Use this URL to cite or link to this record in EThOS: http://ethos.bl.uk/OrderDetails.do?uin=uk.bl.ethos.617314
Title: The Fulbright Program and American public diplomacy
Author: Bettie, Molly Lenore
ISNI:       0000 0004 5350 0703
Awarding Body: University of Leeds
Current Institution: University of Leeds
Date of Award: 2014
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Abstract:
International educational exchanges are widely considered to be an important form of public diplomacy. They are thought to build relationships and mutual understanding between the peoples of different nations, and thereby contribute to international goodwill and the cause of peace. The Fulbright Program, America’s flagship educational exchange endeavour, was founded upon such principles and expectations. During its first six decades of exchanges, the programme has grown from modest beginnings into an academically prestigious brand in international education. This study offers a newly updated history of the Fulbright Program, based on archival research and semi-structured interviews. It examines the role that the Fulbright Program has played in American public diplomacy and foreign policy since its establishment in the aftermath of the Second World War. It situates the narrative of the exchange programme against its larger context of U.S. foreign relations. The exchange programme is shown to be remarkably adaptable, as it overcomes a range of political and economic challenges throughout its history. Three key themes are drawn from this historical narrative and explored in analytical chapters: funding, bureaucracy and the Fulbright grantee experience. The ebb and flow of Congressional support for exchanges, as well as the phenomenon of cost-sharing by partnering nations, reveals a great deal about the Fulbright Program’s purposes and practices. The perceived purpose of the exchanges can also be inferred by examining the changes that have taken place in the bureaucratic structure of American public diplomacy throughout the history of the Fulbright Program. The grantee experience is arguably the greatest determinant of an exchange programme’s effectiveness, and has been the subject of most Fulbright Program literature. Unlike previous studies, however, which relied primarily on surveys of exchange participants, this study adopts a more holistic approach by focusing on the institution rather than the individual grantee. This study’s framework is based upon the parent fields of public diplomacy. Drawing upon theories from psychology, communications and political science, the analytical framework suggests an original approach for exchange diplomacy research. It critically examines the assumptions that are often used to justify exchanges, including the contact hypothesis, the opinion leader concept and the perceived link between public opinion and foreign policy. Using a combination of archival research and interviews, the study offers new insights into the Fulbright Program’s practices and challenges normative assumptions about the role of exchange diplomacy in foreign policy.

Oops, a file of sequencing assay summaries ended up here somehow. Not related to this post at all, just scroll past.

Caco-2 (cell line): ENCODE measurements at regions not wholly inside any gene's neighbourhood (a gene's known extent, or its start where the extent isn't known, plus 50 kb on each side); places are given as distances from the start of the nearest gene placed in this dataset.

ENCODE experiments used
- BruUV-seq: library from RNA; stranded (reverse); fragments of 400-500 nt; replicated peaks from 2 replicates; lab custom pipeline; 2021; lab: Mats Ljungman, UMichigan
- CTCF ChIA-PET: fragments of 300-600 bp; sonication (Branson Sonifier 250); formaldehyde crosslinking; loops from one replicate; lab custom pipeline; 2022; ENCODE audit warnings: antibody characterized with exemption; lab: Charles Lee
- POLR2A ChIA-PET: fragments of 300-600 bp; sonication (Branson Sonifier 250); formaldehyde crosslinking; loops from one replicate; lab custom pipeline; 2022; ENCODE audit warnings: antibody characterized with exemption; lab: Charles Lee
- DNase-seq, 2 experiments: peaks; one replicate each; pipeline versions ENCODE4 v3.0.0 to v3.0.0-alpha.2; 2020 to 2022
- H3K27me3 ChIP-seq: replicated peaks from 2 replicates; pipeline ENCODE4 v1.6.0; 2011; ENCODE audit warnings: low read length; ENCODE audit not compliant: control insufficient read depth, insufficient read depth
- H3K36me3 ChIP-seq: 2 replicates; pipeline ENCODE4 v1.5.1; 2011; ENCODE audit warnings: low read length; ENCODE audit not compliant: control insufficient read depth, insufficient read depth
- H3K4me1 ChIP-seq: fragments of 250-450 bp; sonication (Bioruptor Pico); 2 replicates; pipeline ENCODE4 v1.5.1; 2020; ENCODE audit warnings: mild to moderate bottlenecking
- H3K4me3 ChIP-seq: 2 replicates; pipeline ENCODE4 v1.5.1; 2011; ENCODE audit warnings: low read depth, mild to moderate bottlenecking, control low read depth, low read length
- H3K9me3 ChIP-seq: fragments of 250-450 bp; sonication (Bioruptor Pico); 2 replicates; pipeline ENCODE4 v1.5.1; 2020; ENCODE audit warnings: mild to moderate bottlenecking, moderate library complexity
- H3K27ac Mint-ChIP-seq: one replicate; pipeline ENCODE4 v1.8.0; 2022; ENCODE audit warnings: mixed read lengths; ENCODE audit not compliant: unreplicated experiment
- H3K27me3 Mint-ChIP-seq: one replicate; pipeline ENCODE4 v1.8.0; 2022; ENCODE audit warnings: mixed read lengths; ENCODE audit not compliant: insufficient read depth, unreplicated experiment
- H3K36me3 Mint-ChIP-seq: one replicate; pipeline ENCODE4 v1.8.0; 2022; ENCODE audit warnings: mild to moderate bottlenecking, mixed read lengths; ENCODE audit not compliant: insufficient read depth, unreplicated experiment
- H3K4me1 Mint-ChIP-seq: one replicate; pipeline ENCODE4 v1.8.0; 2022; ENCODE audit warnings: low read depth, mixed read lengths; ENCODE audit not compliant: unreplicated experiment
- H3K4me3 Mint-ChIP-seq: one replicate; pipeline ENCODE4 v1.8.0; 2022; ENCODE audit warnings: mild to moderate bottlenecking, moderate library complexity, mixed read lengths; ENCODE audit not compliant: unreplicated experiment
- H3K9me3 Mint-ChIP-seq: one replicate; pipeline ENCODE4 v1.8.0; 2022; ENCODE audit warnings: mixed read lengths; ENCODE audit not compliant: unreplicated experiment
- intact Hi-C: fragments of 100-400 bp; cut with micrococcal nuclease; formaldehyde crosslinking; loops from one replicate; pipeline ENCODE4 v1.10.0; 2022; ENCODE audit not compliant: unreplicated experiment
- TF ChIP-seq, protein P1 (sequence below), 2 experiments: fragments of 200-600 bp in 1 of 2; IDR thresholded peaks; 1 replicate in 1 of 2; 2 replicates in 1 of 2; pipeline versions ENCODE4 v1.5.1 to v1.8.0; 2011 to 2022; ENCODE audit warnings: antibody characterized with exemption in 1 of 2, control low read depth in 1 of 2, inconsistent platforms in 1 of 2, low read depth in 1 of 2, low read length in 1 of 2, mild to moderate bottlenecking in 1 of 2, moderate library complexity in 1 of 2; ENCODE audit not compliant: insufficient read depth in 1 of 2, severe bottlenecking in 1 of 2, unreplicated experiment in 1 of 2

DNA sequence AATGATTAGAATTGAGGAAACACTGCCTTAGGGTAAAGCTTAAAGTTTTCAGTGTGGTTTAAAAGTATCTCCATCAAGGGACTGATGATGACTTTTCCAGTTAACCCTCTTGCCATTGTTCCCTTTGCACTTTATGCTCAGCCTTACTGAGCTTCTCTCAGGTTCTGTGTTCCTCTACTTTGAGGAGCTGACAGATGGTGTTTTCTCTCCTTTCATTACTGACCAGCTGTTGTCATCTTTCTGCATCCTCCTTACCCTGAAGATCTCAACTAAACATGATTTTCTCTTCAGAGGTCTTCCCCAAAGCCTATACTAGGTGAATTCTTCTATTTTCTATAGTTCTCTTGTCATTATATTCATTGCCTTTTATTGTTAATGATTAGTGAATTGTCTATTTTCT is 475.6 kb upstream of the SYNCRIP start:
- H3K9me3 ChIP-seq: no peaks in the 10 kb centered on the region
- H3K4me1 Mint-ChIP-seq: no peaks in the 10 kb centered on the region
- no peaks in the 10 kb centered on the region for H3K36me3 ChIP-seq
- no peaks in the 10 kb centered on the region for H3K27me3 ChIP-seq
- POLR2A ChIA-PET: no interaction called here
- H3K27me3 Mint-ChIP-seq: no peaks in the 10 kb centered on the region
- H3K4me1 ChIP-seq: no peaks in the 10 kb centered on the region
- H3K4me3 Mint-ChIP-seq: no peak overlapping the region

Supervisor: Brown, R. ; Popple, S. ; Voltmer, K. Sponsor: Not available
Qualification Name: Thesis (Ph.D.) Qualification Level: Doctoral
EThOS ID: uk.bl.ethos.617314  DOI: Not available
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